With Nortel becoming delisted, there are thousands of investors out there still holding the delisted stock. So what happens next? How do you claim the capital loss?
As I’m not a tax expert, I contacted Tax Guy to help me out with that question. Here is what he came back with.
If you own shares of a company that are worthless because the company is bankrupt (under the Bankruptcy & Insolvency Act) or is being wound up (under the Winding-Up and Restructuring Act), you can elect to have a deemed disposition and re-acquisition at nil value (essentially you are considered to have sold the shares for $0 and then re-purchased them again for $0).
Even if the company has not officially declared bankruptcy you can still make the election if:
- The company is insolvent (i.e. it has defaulted on its loans and cannot pay it’s debts);
- It has ceased operating (this is different than de-listing or ceased trading);
- The shares have a nil market value (in this case it’s shares, traded on a stock exchange or not are worthless); or
- It is reasonable to expect that the corporation will be dissolved or wound up and will not carry on business in the future
A note about de-listing: Just because a stock has ceased trading or has been de-listed from a stock exchange does not itself mean that a deemed disposition can be claimed. It is possible to de-list or cease trading and continue operations.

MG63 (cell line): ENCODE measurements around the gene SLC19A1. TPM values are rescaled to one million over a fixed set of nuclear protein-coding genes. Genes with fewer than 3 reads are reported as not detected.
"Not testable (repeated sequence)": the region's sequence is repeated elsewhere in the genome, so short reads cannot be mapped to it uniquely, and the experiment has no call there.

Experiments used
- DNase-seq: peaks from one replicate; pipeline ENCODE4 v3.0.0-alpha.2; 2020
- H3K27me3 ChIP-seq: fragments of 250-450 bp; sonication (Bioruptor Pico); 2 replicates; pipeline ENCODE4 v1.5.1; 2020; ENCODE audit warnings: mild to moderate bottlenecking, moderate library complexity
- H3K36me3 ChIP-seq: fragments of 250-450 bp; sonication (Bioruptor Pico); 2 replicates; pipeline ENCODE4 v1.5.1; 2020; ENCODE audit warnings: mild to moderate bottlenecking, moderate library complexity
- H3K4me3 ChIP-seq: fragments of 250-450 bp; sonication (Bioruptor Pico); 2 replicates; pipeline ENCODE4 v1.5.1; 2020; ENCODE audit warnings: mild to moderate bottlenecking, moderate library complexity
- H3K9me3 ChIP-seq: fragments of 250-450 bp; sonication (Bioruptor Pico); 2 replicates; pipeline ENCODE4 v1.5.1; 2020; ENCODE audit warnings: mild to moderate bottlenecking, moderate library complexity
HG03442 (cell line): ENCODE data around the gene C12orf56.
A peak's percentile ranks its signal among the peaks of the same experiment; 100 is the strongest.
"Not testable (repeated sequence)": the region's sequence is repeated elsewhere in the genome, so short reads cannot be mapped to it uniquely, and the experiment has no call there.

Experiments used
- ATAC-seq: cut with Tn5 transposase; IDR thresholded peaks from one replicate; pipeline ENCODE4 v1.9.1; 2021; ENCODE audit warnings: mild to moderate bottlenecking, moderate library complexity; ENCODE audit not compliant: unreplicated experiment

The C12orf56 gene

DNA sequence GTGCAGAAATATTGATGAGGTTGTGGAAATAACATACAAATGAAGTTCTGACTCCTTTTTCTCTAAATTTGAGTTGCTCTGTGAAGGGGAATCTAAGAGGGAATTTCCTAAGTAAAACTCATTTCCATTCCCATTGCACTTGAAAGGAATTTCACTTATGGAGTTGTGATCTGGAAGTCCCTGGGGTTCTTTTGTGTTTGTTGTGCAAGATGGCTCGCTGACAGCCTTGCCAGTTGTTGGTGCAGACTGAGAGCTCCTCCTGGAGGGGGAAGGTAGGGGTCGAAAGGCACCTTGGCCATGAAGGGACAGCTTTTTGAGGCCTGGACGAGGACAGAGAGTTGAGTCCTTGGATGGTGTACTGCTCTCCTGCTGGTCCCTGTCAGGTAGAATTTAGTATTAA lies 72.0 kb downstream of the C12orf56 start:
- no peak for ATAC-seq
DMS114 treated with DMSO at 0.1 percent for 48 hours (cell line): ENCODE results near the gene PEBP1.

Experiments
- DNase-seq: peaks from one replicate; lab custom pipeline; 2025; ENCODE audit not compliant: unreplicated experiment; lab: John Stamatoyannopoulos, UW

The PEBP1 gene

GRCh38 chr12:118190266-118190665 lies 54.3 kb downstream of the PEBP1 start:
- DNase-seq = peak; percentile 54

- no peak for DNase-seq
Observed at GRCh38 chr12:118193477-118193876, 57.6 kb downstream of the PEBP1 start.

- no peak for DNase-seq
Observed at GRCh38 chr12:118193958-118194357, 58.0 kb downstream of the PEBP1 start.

The Process Of Claiming The Loss
It is important to remember that if you have worthless shares in an RRSP, RRIF or TFSA (registered accounts), then you cannot claim a loss at all.
If the shares were held outside a registered account, then you report the capital loss using Schedule 3 of the Federal Income Tax return. You must also file an election in the form of a written letter indicating that you are claiming a deemed disposition under subsection 50(1) of the Income Tax Act.
There you have it, for all those investors still holding Nortel stock in a non-registered investment account, you can claim the capital loss (assume sold at $0) by using Schedule 3 of the Federal Income Tax Return.
Thanks again to Tax Guy for taking the time to help me out.If you would like to read more articles like this, you can sign up for my free weekly money tips newsletter below (we will never spam you).